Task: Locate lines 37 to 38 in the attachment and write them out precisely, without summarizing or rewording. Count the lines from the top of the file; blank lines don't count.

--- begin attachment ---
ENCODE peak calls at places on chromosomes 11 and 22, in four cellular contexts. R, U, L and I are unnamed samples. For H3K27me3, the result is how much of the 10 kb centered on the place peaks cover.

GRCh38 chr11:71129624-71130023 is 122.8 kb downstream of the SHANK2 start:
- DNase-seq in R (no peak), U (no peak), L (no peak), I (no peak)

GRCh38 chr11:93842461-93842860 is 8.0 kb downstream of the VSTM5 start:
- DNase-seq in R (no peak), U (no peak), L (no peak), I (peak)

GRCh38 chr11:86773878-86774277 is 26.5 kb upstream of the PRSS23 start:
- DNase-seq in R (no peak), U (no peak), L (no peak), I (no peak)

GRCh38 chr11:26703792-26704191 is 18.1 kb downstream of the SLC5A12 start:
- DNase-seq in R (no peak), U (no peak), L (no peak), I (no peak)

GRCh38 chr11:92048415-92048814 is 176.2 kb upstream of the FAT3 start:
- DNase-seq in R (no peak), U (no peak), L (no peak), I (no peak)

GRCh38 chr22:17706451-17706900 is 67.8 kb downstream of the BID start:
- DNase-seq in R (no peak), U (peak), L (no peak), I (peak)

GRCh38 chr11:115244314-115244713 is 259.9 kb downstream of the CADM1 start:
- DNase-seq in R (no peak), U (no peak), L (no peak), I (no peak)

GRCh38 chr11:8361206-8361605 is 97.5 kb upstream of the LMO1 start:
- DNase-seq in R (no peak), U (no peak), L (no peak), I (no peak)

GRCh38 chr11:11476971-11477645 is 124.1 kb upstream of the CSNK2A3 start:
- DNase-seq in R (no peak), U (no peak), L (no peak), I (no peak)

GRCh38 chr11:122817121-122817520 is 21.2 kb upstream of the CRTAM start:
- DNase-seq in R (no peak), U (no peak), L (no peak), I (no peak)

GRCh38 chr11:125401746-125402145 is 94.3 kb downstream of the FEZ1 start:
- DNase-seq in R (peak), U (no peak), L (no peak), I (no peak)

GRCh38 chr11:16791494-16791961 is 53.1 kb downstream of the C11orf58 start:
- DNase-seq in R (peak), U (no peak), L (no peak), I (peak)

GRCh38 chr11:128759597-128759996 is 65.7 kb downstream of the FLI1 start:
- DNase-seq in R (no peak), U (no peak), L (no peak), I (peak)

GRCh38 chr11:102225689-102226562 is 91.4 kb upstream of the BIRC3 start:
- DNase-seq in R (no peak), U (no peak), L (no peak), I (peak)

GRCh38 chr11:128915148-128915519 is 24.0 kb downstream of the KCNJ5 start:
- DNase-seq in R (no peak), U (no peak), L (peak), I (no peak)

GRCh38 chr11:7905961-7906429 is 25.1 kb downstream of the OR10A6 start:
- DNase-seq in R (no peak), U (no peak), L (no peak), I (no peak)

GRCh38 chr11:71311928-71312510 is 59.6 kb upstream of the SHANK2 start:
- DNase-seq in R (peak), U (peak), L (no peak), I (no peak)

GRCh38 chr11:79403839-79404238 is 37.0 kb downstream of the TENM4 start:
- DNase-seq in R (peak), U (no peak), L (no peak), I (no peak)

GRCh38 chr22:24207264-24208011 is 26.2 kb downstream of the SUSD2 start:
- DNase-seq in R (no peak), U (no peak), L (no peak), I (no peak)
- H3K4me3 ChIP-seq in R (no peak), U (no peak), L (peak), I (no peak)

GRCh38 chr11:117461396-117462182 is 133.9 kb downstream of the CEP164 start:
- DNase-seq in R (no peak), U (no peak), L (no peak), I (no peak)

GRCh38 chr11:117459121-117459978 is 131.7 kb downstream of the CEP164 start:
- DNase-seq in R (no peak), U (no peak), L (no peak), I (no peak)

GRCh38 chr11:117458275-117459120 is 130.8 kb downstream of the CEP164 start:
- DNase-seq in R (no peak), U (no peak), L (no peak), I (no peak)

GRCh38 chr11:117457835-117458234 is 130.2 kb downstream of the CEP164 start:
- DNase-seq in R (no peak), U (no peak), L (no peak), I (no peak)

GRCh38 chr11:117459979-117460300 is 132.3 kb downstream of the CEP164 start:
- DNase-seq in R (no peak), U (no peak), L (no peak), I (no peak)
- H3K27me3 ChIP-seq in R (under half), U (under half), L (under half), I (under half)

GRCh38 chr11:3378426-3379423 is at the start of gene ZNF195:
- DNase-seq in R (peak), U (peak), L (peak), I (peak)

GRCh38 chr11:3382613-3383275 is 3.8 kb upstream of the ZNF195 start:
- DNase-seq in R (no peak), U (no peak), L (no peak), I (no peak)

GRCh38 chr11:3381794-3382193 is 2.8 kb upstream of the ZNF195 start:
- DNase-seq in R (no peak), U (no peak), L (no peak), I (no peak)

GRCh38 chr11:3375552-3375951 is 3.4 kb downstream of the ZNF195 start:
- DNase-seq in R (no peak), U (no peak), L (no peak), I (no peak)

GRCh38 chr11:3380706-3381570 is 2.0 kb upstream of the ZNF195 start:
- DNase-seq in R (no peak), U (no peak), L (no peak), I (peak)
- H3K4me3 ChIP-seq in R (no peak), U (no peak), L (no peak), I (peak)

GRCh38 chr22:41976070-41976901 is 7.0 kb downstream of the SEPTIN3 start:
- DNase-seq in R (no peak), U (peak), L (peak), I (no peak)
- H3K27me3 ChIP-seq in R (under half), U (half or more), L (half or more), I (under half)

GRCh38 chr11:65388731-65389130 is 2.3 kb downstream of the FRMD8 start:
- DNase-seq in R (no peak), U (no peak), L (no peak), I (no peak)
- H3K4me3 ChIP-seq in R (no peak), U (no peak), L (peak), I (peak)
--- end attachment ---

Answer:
- DNase-seq in R (peak), U (no peak), L (no peak), I (no peak)

GRCh38 chr22:24207264-24208011 is 26.2 kb downstream of the SUSD2 start: